Pope Francis has called for peace in the middle east and sub-saharan Africa saying that God’s mercy can bring about a solution to the most intractable of conflicts.
Pope Francis warned the faithful to guard against consumerism and hedonism as he welcomed in Christmas with the celebration of Midnight Mass on the Solemnity of the Nativity of the Lord at St Peter's Basilica on Christmas Eve.
Earlier, the Pope used social media to send a more joyful message to the world with the tweet: "God is in love with us. He becomes small to help us love him in return".
Pope Francis endorsed a recent UN resolution on peace in Syria and expressed "deep appreciation" to the international community for reaching an agreement, which was passed by a unanimous vote of the UN’s Security Council on 18 December and calls for a ceasefire, talks between the Syrian government and opposition, and a two-year window in which to create a unity government and hold elections
Senior British politicians have put pressure on David Cameron to with a letter urging that the UK recognise the persecution of Christians in the Middle East as 'genocide'. 66 UK MPs and members of the House of Lords have written urging that the Government to use all its influence at the UN to obtain an agreement that the word 'genocide' should be used to describe the atrocities being committed in Iraq and Syria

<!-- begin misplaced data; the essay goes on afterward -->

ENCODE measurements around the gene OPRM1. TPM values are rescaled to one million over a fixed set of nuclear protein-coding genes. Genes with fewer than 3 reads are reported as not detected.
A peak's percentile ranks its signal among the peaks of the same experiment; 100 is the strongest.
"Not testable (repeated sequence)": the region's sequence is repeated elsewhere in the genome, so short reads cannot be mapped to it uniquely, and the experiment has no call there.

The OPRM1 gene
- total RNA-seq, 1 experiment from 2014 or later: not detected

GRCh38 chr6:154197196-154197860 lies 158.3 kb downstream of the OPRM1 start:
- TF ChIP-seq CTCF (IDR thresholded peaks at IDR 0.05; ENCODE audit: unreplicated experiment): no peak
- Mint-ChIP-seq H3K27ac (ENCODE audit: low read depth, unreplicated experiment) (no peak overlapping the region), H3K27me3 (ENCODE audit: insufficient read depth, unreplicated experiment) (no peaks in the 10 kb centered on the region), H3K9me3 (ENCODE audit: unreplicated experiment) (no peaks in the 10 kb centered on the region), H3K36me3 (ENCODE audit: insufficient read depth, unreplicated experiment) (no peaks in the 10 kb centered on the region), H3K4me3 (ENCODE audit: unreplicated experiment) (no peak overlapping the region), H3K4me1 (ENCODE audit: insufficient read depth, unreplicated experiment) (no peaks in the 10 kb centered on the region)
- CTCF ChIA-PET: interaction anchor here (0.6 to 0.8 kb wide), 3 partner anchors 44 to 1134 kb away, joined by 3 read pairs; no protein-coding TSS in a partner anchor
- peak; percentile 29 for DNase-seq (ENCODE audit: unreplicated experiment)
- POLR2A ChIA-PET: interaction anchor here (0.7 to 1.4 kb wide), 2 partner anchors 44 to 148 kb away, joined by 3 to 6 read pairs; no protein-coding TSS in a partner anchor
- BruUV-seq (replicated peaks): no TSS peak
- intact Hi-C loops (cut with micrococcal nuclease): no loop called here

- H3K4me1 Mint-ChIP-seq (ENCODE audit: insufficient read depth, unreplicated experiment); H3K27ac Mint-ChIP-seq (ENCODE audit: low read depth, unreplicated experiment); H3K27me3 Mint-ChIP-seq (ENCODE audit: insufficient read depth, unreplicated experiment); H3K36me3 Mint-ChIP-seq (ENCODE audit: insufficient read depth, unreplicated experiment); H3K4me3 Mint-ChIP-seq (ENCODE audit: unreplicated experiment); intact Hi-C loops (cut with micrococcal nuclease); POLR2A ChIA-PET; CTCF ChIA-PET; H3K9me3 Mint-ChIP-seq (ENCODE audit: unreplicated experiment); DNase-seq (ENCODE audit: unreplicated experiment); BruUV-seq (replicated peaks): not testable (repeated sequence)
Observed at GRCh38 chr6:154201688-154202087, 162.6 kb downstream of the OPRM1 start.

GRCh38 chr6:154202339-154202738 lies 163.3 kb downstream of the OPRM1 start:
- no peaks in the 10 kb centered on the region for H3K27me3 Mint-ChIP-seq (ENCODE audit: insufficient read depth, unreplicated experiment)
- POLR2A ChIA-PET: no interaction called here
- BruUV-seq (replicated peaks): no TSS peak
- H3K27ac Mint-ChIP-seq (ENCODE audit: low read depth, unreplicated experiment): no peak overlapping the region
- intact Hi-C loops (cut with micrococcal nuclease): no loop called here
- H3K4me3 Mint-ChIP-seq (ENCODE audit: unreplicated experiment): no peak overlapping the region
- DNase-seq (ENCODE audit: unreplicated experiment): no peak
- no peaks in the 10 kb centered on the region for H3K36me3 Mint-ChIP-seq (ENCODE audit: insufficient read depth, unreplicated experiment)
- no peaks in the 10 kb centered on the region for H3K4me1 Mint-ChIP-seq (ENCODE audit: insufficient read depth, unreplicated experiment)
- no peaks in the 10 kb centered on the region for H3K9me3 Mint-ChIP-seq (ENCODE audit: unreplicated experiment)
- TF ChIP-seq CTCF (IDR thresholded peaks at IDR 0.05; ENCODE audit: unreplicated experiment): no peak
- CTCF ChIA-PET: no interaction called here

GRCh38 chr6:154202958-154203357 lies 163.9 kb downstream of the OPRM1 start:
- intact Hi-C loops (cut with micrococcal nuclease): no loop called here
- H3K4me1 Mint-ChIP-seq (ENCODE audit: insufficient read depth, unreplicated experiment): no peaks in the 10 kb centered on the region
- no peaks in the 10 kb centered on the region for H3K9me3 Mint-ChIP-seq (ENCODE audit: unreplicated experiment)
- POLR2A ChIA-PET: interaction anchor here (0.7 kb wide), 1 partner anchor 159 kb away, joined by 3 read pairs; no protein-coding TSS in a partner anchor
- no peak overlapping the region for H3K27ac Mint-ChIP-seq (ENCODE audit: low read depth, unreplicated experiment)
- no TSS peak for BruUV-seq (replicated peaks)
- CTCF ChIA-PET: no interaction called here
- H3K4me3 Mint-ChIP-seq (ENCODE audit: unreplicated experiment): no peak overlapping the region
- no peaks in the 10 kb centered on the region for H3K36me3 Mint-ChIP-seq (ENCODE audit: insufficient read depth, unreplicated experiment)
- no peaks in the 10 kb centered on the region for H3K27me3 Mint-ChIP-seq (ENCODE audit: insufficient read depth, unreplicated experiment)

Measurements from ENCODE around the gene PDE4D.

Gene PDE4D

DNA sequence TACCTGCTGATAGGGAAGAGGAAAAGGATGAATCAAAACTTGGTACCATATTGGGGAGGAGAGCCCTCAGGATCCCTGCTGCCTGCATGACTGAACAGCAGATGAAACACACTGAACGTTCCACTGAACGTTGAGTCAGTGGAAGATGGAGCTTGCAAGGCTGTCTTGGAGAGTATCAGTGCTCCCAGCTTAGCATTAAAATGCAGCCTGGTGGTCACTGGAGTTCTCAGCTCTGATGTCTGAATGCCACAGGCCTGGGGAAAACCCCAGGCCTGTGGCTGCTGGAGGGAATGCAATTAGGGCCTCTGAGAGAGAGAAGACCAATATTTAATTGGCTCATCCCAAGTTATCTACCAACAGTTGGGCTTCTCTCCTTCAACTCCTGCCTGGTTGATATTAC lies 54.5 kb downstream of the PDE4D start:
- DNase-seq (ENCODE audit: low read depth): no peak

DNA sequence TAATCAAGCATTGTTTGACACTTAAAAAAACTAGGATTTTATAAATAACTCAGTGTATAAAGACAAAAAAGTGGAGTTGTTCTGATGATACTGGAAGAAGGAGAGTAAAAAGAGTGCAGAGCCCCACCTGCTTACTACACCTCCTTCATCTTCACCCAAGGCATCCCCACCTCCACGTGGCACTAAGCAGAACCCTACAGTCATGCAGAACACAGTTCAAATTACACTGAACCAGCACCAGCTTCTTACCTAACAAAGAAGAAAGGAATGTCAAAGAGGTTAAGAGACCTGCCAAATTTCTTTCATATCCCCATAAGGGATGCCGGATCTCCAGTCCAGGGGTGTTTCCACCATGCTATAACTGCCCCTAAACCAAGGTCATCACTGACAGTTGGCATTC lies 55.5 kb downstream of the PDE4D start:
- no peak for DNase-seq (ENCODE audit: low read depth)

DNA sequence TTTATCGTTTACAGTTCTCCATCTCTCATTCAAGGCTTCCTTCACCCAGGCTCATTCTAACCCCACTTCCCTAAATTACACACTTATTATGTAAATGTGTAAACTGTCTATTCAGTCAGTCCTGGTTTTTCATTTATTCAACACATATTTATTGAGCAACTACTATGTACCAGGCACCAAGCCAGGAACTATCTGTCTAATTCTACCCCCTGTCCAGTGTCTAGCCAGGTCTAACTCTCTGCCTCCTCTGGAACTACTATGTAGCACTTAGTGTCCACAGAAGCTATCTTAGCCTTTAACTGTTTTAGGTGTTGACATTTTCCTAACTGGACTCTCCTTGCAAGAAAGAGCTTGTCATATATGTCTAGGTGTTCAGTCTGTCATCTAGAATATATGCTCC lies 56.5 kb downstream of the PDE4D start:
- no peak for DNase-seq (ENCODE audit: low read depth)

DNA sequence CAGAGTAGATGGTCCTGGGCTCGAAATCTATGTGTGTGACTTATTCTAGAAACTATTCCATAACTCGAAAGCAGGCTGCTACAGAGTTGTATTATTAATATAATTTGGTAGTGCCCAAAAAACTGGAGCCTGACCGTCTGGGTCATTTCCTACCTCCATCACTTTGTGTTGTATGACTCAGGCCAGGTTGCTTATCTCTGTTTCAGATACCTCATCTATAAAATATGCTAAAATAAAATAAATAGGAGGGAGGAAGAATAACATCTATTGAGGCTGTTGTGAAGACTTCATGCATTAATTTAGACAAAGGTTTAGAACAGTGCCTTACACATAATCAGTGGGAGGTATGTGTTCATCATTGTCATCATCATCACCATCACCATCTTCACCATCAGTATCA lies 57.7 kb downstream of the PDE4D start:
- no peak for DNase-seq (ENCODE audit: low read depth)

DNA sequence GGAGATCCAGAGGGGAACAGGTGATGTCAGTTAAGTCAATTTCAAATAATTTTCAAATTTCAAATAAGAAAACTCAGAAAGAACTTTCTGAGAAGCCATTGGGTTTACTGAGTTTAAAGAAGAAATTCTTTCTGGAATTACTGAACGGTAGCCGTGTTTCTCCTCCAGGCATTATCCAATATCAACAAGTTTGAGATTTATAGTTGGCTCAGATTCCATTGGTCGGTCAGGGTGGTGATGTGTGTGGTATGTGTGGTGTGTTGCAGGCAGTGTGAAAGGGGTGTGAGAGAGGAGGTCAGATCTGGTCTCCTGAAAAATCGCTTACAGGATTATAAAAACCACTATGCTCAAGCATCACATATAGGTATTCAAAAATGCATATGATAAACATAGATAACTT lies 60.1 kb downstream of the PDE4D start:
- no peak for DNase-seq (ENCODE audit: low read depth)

A shortage of prison chaplains across England and Wales means that many prisoners will not be able to attend Mass on Christmas Day. South Wales is particularly hard hit, with no Christmas Day Mass at two prisons and the Archbishop of Cardiff having to celebrate Mass at the city’s three prisons over Christmas
The Archbishop of Calcutta confirms that the curing of a Brazilian man suffering from multiple brain tumours in 2008 can be attributed to the miraculous intercession of Mother Teresa. The founder of the Congregation of the Missionaries of Charity who died in 1997 is likely to be canonised on 4 September as part of the Pope’s Jubilee Year of Mercy
The Prince of Wales warned today that the future of Christianity is in jeopardy in the Middle East. Speaking to refugees from the region and to clerics from Middle Eastern churches, he warned: “There is a very real crisis that threatens the very existence of Christianity in its place of origin. This affects us all.
Lithuania has become the first EU country to legally call the persecution of Christians in the Middle East by Isis and other Muslim organisations genocide. The Baltic state’s parliament passed a resolution calling on the UN and the European Parliament to recognise the plight of Christians in the Middle East as an act of genocide and to act in accordance with the UN Human Rights Convention
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